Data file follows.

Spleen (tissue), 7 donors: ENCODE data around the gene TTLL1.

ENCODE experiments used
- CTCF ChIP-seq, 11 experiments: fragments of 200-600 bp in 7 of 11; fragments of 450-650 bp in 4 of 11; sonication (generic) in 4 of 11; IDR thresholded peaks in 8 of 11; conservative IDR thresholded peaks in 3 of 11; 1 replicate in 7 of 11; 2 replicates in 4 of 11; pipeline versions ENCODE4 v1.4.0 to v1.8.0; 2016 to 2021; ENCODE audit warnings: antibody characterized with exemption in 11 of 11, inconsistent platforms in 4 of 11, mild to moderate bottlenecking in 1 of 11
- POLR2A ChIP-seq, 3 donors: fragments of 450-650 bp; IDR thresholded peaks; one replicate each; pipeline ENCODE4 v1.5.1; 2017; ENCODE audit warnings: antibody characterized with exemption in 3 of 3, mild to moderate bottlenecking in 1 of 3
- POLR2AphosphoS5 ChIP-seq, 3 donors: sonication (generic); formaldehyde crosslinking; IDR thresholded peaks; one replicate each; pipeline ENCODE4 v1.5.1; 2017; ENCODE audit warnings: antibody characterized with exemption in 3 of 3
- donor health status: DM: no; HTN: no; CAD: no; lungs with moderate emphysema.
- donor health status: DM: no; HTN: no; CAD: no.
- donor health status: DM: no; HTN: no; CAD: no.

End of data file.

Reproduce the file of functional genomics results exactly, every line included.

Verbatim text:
Spleen (tissue), 7 donors: ENCODE data around the gene TTLL1.

ENCODE experiments used
- CTCF ChIP-seq, 11 experiments: fragments of 200-600 bp in 7 of 11; fragments of 450-650 bp in 4 of 11; sonication (generic) in 4 of 11; IDR thresholded peaks in 8 of 11; conservative IDR thresholded peaks in 3 of 11; 1 replicate in 7 of 11; 2 replicates in 4 of 11; pipeline versions ENCODE4 v1.4.0 to v1.8.0; 2016 to 2021; ENCODE audit warnings: antibody characterized with exemption in 11 of 11, inconsistent platforms in 4 of 11, mild to moderate bottlenecking in 1 of 11
- POLR2A ChIP-seq, 3 donors: fragments of 450-650 bp; IDR thresholded peaks; one replicate each; pipeline ENCODE4 v1.5.1; 2017; ENCODE audit warnings: antibody characterized with exemption in 3 of 3, mild to moderate bottlenecking in 1 of 3
- POLR2AphosphoS5 ChIP-seq, 3 donors: sonication (generic); formaldehyde crosslinking; IDR thresholded peaks; one replicate each; pipeline ENCODE4 v1.5.1; 2017; ENCODE audit warnings: antibody characterized with exemption in 3 of 3
- donor health status: DM: no; HTN: no; CAD: no; lungs with moderate emphysema.
- donor health status: DM: no; HTN: no; CAD: no.
- donor health status: DM: no; HTN: no; CAD: no.